You see, it turns out that we are being hit by a lot of large external shocks (both positive and negative), and this creates a bunch of uncertainty about what to do. In that environment, we have unfortunately ended up in a situation where unemployment is higher than it would be if the economy was “functioning nicely” – so we need to ask why this is the case and what policy solutions may help. I think I read something about the principles of that.
A blunt tool, but blunt for a reason
The “interest rate” is a blunt tool. Hell I struggle with the idea that the “tool” is even the OCR – in truth the RBNZ’s monetary policy measure is its flexible inflation target, and all that implies.
But what is inflation, or an interest rate. It is an incredibly aggregated piece of information that discusses a general tendency over the economy as a whole. A firm cares more about the interest rate THEY face on their credit, and the price of their costs and their product – not some bull like this. In truth, we aren’t a centrally planned economy and we live in a world in flux that is filled with uncertainty – in that environment lightly changing the OCR is no way to deal with specific market or government failures we may think exist.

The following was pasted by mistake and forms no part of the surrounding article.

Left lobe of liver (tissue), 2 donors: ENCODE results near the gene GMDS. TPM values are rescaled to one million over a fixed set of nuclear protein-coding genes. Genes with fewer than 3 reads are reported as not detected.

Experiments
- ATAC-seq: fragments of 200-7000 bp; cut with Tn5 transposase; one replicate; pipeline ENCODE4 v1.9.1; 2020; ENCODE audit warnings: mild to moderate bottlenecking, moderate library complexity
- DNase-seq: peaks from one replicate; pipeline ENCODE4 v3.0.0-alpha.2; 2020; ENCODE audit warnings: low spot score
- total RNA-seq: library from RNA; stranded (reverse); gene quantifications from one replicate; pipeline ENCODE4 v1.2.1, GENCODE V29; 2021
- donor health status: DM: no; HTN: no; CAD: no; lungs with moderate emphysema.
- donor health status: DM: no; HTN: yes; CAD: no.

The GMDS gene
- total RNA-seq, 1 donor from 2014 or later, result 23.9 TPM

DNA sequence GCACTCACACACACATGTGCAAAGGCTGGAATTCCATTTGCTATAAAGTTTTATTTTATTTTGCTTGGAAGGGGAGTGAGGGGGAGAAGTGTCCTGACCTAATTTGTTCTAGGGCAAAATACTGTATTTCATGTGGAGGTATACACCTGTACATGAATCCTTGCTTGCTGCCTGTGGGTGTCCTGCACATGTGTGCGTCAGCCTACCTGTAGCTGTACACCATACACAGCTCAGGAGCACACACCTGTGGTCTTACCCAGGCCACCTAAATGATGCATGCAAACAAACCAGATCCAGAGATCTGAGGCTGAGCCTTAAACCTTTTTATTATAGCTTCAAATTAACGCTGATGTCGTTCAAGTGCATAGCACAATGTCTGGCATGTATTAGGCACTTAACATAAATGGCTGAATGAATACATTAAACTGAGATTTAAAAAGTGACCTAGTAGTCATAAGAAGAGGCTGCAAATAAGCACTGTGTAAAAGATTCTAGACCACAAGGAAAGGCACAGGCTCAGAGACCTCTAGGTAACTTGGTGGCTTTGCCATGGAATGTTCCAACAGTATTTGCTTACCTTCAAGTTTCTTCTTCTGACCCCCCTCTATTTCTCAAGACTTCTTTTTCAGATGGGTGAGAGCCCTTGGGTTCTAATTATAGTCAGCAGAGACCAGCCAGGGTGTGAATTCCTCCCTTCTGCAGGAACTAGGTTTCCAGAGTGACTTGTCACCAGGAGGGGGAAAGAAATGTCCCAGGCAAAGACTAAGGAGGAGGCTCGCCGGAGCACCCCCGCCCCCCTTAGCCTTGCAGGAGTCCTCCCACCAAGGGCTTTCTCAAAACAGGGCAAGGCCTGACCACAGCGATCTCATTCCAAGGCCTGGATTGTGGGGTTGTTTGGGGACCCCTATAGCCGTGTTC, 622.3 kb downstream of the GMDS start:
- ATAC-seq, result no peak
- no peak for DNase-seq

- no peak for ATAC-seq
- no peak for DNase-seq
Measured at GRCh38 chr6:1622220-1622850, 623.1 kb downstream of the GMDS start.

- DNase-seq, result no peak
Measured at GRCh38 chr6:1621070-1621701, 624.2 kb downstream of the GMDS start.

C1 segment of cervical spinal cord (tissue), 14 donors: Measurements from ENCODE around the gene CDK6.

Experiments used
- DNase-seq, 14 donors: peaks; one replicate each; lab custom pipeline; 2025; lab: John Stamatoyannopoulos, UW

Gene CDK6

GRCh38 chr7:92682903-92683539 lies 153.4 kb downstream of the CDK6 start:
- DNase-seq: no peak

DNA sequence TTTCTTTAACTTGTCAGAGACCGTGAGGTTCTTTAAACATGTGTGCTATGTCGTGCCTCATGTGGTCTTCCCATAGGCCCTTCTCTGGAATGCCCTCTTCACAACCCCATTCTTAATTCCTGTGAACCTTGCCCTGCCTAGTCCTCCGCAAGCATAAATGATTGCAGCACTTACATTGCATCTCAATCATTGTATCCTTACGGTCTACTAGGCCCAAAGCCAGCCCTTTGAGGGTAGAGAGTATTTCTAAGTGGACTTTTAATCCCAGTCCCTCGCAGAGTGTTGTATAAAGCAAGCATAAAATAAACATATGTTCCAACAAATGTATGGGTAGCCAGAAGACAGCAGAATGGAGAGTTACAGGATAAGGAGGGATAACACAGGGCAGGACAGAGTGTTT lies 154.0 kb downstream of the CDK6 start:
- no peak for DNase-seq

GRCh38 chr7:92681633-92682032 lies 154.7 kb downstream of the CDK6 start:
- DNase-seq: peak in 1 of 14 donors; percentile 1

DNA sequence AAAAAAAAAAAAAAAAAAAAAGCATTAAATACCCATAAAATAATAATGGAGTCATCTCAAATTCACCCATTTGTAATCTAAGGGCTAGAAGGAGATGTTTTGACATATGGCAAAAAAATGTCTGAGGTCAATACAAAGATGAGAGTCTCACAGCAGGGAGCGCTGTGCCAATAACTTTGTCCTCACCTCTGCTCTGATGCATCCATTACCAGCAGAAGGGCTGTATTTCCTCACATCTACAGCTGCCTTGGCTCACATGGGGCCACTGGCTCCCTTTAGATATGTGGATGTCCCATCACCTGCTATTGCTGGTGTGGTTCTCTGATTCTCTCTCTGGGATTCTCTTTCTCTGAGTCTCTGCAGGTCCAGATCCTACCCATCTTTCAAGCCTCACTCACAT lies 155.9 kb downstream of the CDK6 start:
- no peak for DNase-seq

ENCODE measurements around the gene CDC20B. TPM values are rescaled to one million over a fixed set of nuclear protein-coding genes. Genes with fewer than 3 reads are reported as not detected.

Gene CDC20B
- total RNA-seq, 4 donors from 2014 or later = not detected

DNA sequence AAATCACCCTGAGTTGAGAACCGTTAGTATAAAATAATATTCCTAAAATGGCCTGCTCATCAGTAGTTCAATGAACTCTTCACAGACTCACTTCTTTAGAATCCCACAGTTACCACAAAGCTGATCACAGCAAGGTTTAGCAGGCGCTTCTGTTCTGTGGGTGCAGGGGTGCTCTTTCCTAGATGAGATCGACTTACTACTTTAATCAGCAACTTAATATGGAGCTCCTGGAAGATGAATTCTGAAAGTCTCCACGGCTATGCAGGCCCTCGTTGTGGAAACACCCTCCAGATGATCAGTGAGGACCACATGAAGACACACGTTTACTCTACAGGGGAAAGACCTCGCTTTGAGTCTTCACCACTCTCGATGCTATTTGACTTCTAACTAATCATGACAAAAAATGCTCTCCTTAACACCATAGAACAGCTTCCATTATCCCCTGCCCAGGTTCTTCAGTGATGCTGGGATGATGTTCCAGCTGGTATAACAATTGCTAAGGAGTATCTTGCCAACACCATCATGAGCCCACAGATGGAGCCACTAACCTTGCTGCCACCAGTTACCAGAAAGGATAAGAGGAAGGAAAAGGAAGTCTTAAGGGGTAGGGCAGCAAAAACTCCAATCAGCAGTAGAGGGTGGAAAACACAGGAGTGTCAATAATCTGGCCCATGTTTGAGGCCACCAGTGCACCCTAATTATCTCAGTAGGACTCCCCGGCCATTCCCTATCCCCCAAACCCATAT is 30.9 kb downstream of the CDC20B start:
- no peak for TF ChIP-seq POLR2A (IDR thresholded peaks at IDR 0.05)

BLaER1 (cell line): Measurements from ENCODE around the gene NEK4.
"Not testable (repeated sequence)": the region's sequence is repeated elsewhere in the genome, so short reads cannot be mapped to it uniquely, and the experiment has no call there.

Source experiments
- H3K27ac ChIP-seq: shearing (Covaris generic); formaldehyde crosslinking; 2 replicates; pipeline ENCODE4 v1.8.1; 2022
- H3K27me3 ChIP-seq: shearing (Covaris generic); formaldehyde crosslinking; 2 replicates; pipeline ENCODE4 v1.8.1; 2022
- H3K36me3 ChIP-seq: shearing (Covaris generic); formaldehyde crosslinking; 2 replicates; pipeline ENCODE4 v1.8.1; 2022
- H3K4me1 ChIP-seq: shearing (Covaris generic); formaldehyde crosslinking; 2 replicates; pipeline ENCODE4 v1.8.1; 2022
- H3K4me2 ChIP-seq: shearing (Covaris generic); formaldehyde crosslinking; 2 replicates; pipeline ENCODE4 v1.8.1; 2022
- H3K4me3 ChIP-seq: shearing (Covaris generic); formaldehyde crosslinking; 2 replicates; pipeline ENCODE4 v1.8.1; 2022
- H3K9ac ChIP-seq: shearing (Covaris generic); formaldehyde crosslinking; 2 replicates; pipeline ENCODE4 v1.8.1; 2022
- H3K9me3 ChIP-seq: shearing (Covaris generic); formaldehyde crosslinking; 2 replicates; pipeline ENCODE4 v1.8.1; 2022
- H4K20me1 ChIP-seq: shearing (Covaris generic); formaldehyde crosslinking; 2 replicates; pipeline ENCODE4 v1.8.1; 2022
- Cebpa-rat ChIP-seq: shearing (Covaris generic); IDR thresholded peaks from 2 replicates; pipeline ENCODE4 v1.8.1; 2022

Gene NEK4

Exchange rate zealots need to stop being lazy with their analysis, ask what the failure is, and figure out what the cause is. For example, house prices are “too high” – lets ask what is going on in the housing market and building industry.
The unemployment rate is too high, while vacancy numbers have climbed – interesting do we have an issue of “skill-matching” … seems we do! Given that, the policy solutions involve trying to lower the cost of matching, and more work with unemployed people and investment in skills … not a 25bp cut in the official cash rate.
A sidenote on the exchange rate – remember it captures relative growth
Have people noticed how much growth has been outperforming since about October last year, or how much bank funding costs have dropped, or how much easier it is to access credit.
When these factors were the other way around, they really slowed economic activity in NZ – isn’t it likely that we may see strong growth off this now? The growth outlook for much of the world is not as flash, and tbh I’m working under the impression that Australia is now hitting its wall, and as a result I don’t think this is “it”. But the exchange rate is indeed a “price”, and it appears to have given us an indication that we are finally experiencing a (likely rebuild led) recovery.